Chelsea Manning, the transgender US soldier convicted of espionage for providing national security secrets to Wikileaks, was released from a military prison on Wednesday.
Manning — earlier known as Bradley Manning — was sentenced to 35 years in prison on 20 counts, including violations of the Espionage Act. The 29-year-old walked free from a maximum-security facility in Kansas thanks to a commutation of her sentence by president Barack Obama before he left office.
Manning, behind one of the largest classified information leaks in US history, was convicted in 2013 of stealing 750,000 pages of documents and videos pertaining to the wars in Iraq and Afghanistan, as well as sensitive State Department cables before leaking them to WikiLeaks.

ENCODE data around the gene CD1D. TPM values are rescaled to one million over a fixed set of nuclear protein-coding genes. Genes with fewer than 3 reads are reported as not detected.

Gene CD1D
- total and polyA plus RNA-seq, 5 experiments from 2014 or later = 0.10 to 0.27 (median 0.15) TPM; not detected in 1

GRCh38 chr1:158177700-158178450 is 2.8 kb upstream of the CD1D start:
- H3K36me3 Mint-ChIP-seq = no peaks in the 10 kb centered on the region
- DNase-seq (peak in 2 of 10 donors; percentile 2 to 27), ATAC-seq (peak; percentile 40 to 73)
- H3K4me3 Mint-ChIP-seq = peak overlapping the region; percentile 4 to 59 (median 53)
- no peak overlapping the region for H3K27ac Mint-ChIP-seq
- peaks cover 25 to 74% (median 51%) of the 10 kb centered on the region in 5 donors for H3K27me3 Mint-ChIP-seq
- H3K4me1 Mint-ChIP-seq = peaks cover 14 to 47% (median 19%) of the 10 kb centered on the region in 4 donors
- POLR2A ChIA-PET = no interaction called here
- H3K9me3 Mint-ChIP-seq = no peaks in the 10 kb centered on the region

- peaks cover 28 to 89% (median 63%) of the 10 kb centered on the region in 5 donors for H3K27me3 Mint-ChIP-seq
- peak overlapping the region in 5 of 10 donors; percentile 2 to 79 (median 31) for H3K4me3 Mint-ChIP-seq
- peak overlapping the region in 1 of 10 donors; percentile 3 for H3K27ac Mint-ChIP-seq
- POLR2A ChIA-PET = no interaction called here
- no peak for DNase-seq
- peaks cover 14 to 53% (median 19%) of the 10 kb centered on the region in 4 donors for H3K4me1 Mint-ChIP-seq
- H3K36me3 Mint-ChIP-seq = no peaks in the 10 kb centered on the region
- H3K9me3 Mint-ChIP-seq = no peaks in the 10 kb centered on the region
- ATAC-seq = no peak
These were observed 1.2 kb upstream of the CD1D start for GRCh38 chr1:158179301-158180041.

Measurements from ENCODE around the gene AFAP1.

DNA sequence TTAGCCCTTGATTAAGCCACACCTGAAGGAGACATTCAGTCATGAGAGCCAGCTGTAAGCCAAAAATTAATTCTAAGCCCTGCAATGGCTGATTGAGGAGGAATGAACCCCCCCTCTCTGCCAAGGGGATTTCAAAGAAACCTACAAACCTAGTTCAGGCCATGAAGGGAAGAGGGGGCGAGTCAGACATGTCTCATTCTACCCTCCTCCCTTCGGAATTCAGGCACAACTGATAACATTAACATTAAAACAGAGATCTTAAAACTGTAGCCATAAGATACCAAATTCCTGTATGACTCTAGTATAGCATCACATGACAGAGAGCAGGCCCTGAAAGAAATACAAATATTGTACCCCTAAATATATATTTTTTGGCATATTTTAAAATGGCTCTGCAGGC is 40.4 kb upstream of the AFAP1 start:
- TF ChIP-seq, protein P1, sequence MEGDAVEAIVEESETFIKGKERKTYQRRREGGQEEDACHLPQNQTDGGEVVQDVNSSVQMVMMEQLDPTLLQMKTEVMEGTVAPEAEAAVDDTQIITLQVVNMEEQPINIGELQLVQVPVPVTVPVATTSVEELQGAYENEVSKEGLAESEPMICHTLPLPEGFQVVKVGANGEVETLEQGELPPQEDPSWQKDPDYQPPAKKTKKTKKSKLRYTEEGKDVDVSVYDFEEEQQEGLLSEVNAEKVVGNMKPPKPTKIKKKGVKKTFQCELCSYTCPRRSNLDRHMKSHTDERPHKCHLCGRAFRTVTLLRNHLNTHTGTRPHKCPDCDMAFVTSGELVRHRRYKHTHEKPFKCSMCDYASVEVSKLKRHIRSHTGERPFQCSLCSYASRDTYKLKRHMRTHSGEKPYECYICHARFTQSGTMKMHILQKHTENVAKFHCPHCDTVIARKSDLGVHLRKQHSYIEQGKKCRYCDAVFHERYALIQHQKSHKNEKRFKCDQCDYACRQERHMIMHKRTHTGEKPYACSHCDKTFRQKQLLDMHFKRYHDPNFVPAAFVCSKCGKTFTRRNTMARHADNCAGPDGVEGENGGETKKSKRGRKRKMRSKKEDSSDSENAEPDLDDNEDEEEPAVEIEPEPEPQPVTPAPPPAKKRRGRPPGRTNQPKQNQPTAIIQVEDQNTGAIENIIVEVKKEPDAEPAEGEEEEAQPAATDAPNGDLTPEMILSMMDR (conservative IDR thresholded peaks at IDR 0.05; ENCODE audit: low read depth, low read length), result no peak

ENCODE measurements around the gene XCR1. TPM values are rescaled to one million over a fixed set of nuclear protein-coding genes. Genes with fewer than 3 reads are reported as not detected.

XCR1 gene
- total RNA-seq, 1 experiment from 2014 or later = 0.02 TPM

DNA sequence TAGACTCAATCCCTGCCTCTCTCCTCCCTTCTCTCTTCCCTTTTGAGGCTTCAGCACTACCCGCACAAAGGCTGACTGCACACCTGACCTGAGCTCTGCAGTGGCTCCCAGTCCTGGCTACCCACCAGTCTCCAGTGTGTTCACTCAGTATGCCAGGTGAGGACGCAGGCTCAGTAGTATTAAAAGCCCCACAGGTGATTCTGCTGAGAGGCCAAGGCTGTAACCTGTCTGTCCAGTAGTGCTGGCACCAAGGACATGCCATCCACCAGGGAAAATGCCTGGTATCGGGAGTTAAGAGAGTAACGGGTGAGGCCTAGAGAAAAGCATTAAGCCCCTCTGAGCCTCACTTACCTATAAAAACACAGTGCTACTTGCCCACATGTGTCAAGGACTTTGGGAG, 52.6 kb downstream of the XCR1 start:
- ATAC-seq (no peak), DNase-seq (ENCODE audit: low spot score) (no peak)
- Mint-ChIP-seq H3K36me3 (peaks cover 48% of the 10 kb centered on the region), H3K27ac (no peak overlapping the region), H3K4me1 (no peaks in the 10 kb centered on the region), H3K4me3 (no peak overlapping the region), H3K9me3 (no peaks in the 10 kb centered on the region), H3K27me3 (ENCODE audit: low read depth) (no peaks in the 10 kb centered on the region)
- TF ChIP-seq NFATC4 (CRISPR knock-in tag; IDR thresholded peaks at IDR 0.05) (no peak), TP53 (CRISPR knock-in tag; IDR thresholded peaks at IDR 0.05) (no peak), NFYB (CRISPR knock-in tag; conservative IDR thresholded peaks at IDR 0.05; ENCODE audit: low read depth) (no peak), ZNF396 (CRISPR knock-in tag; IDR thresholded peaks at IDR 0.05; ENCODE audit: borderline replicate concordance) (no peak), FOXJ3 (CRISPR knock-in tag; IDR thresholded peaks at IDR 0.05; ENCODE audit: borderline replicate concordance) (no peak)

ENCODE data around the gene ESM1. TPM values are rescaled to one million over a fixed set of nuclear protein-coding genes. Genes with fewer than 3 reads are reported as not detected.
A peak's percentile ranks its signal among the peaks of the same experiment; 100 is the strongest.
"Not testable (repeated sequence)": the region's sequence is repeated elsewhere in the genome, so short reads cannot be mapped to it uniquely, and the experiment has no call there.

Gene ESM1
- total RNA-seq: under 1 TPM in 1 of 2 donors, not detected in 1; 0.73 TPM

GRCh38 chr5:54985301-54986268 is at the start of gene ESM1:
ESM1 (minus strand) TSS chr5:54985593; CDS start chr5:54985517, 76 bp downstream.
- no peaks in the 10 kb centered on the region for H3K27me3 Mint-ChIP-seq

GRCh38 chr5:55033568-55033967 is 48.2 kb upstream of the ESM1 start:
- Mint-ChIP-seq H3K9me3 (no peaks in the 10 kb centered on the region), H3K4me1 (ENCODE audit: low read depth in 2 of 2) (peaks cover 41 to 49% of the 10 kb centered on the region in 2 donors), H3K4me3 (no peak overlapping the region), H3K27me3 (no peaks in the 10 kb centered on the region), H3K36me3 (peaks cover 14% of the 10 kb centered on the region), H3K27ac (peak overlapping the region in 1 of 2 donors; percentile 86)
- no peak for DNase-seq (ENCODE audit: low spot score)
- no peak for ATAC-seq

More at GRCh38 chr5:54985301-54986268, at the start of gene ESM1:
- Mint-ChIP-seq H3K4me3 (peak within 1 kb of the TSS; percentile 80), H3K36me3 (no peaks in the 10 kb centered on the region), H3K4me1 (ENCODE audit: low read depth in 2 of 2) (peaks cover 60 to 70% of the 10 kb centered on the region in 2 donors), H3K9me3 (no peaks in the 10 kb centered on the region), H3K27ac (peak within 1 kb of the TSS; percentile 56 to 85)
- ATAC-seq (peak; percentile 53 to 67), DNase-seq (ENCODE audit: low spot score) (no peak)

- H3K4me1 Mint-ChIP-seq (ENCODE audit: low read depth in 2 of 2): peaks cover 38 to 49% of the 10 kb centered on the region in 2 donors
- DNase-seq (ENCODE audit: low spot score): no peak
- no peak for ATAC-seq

After the 2013 sentencing, the ex-intelligence agent changed the name to Chelsea Manning and became a transgender woman.
In January, former US President Barack Obama commuted Manning’s sentence, thereby giving her an early release date.
Without Obama’s parting gift, the army private, who served as an intelligence official in Iraq, would have remained behind bars until 2045, after serving a 35-year sentence.
Supporters of Manning — who attempted suicide twice last year alone — said they feared she would not have been able to survive the long sentence. Now, she can complete her transition as a free, openly transgender woman.
Manning was one of the first service members to access transgender health care benefits under new policy and the first to be approved for gender reassignment surgery in military prison.